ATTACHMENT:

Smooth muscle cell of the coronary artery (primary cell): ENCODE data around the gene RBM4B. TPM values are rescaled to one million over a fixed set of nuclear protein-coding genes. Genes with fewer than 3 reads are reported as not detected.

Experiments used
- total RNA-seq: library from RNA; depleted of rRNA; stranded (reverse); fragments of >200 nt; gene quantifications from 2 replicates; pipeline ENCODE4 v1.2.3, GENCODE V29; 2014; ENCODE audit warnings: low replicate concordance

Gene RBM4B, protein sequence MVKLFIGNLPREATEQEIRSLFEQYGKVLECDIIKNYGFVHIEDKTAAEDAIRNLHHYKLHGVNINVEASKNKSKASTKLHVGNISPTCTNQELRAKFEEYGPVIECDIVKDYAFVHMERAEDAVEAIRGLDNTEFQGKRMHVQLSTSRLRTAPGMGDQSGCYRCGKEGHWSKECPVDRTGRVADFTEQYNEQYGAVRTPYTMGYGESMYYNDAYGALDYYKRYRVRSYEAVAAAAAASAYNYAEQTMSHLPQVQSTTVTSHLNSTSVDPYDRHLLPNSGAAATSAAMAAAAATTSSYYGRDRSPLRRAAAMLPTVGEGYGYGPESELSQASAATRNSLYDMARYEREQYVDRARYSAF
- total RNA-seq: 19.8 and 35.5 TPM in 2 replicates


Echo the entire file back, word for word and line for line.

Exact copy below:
Smooth muscle cell of the coronary artery (primary cell): ENCODE data around the gene RBM4B. TPM values are rescaled to one million over a fixed set of nuclear protein-coding genes. Genes with fewer than 3 reads are reported as not detected.

Experiments used
- total RNA-seq: library from RNA; depleted of rRNA; stranded (reverse); fragments of >200 nt; gene quantifications from 2 replicates; pipeline ENCODE4 v1.2.3, GENCODE V29; 2014; ENCODE audit warnings: low replicate concordance

Gene RBM4B, protein sequence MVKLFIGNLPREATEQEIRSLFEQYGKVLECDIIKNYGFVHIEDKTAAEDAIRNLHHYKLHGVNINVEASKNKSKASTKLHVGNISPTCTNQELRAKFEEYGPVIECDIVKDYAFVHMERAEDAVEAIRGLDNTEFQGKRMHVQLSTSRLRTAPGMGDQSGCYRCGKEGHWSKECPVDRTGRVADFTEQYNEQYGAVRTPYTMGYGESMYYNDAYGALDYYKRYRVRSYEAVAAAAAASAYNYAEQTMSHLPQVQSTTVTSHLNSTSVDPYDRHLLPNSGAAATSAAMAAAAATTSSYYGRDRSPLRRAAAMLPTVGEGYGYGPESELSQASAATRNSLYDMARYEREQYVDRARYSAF
- total RNA-seq: 19.8 and 35.5 TPM in 2 replicates